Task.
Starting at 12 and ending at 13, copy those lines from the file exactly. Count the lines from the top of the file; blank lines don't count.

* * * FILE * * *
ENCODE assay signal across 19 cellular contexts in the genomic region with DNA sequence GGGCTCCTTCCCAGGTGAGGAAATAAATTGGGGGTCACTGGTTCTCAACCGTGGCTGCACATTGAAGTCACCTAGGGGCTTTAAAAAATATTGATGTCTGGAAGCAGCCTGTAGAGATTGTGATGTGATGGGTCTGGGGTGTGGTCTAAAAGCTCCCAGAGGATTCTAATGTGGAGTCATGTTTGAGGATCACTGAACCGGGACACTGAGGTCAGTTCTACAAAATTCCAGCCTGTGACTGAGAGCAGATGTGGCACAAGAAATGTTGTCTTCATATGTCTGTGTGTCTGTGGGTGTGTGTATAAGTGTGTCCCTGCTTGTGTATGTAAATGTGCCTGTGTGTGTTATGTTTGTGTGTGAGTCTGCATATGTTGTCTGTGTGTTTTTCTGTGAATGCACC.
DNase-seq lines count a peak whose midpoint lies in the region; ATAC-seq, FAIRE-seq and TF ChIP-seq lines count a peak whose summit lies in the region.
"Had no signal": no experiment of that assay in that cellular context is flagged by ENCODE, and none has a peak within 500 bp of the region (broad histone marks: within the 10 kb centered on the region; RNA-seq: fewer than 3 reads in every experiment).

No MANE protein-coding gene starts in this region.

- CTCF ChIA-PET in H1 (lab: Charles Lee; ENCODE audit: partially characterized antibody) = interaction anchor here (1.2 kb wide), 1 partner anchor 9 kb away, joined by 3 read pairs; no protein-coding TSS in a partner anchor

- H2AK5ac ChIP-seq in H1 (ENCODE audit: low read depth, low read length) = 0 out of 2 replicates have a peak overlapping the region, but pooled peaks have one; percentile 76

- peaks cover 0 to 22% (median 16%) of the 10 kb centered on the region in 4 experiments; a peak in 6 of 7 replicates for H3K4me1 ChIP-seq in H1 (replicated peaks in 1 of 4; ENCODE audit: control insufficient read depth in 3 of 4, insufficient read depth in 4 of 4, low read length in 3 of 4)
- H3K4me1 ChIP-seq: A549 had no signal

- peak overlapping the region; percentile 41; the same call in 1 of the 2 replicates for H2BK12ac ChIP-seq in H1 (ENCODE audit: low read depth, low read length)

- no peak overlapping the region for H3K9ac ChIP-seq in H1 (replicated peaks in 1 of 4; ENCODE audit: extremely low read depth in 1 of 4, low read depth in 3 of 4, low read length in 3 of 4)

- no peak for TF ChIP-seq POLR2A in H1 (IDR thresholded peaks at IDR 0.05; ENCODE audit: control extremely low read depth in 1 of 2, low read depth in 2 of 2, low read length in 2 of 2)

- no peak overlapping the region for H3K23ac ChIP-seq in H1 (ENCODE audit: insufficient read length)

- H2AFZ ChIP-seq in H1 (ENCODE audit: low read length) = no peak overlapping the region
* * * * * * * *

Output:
- no peak overlapping the region for H3K23ac ChIP-seq in H1 (ENCODE audit: insufficient read length)

- H2AFZ ChIP-seq in H1 (ENCODE audit: low read length) = no peak overlapping the region